Home Mind & Brain New Research Enhances Understanding of Reading Skills in Second and Foreign Languages

New Research Enhances Understanding of Reading Skills in Second and Foreign Languages

Reading Time: 2 minutes

The simple view of reading (SVR) is a widely accepted theory that attempts to define the skills that contribute to early reading comprehension. It attributes a person’s reading comprehension ability to two skills – word recognition (decoding) and language comprehension. This theory has been tested in the context of second as well as foreign languages. However, SVR is known to have some limitations, especially for complex reading, such as second and foreign language (SFL). Recent reading research indicates that SVR needs to be expanded upon to include cognitive factors which may have an impact on reading comprehension, such as working memory and inference making, along with metalinguistic skills. This is also necessary in the context of SFL.

To this end, a study led by Professor Jang Ho Lee of Chung-Ang University along with Professor Hansol Lee of the Korea Military Academy, evaluated SVR in the context of SFL. Aimed at expanding the existing SVR framework, they used a statistical approach known as meta-analytic structural equation modeling (MASEM). Their study, published in the journal Review of Educational Research journal, demonstrates that the primary tenet of SVR holds true in SFL contexts and that it can be adapted to identify reading problems in people reading SFL.

“The SVR model is a time-tested model of reading in the field of first language literacy, and has been used for the development of instructional guidelines of many countries’ reading curricula. However, we decided to test the applicability of this model for SFL reading, which has till now been explained by many theories and conflicting ideas,” explained Professor Lee.

To this end, the researchers first identified prior studies for building the MASEM model, through a database search. Of the 294 studies identified, 152 were selected. Next, the researchers identified 12 variables spanning various SFL constructs, such as comprehension, decoding, cognition, and metalinguistic skills. Further, they used a widely used, two-stage modeling approach, known as two-stage structural equation modeling (TSSEM).

They developed four MASEM models, which were variants of the base model, for answering the four research questions in this study. While the base model included variables of reading comprehension, the other three models were expanded to include variables for cognition skills, metalinguistic components, and a combination of both. This helped the researchers to study more complex constructs of SFL reading, compared with the base model.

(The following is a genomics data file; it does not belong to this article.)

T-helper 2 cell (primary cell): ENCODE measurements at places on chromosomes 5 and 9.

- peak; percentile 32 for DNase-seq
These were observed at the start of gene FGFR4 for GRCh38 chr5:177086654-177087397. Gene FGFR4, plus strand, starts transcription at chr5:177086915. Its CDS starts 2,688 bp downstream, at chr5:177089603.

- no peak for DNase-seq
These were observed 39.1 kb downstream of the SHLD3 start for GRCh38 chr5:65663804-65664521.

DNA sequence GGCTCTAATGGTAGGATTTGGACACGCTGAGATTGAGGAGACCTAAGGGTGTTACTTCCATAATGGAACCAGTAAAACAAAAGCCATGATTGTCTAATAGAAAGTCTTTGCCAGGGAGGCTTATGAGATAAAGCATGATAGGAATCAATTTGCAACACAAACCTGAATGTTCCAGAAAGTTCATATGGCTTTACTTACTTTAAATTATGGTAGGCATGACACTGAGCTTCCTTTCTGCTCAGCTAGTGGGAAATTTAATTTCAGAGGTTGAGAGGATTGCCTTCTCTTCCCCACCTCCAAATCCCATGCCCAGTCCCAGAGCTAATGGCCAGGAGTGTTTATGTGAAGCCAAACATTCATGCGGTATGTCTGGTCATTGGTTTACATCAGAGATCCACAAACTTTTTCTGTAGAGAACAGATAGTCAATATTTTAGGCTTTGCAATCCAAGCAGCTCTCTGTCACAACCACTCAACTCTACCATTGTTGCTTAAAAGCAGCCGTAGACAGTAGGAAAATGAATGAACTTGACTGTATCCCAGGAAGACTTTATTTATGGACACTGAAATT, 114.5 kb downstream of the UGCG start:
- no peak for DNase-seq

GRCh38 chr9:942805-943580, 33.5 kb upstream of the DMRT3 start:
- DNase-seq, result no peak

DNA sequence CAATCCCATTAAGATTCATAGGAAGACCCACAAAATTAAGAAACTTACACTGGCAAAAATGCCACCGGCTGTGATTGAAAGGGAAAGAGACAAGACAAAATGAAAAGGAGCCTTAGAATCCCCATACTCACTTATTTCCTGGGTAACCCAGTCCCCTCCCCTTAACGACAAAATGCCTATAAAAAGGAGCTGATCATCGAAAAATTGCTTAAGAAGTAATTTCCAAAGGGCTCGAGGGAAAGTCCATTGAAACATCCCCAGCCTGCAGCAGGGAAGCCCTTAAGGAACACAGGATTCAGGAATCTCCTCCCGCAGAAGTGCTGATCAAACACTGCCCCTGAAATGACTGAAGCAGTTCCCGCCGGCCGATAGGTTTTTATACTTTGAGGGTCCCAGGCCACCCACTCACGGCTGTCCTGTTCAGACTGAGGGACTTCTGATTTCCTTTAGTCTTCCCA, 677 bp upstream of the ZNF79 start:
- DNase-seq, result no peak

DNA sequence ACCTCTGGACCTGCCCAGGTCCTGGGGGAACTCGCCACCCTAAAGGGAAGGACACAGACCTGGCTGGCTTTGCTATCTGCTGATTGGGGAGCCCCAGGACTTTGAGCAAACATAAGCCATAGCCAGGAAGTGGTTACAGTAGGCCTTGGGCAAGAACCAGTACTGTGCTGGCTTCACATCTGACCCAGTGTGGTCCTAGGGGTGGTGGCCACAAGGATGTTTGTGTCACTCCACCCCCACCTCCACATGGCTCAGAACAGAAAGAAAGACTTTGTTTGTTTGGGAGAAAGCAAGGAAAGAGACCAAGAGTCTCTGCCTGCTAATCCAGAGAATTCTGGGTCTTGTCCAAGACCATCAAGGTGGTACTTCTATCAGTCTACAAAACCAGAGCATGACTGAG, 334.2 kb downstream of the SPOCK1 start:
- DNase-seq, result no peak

Their analysis revealed decoding skills and language comprehension skills to be the primary components for effective SFL reading instruction. Moreover, they identified that early instruction should focus mainly on developing decoding skills, along with language comprehension skills, while later instruction should focus mainly on developing language comprehension skills. Their findings also underscore the need for including specific instruction on metalinguistic skills in the SFL-SVR framework.

Furthermore, the researchers detail how the extended SVR models can be implemented practically while teaching students to read, with the eventual goal being to improve the reading abilities of SFL learners. “The findings that components such as decoding and language comprehension are crucial for SFL reading, can help instructors design a more effective and efficient pedagogical approach. This can ultimately help in promoting SFL learners’ reading competence,” explained an optimistic Professor Lee.

This pioneering research could be potentially applied to tackle open research questions in several domains. As Prof. Lee notes, “This is one of the first studies to use a specialised type of meta-analysis for finding answers to the unanswered questions in the field of applied linguistics. Going ahead, researchers can benefit from using this approach to advance the understanding of several issues that involve the complex relationships among multiple variables.”

© Copyright 2014–2034 Psychreg Ltd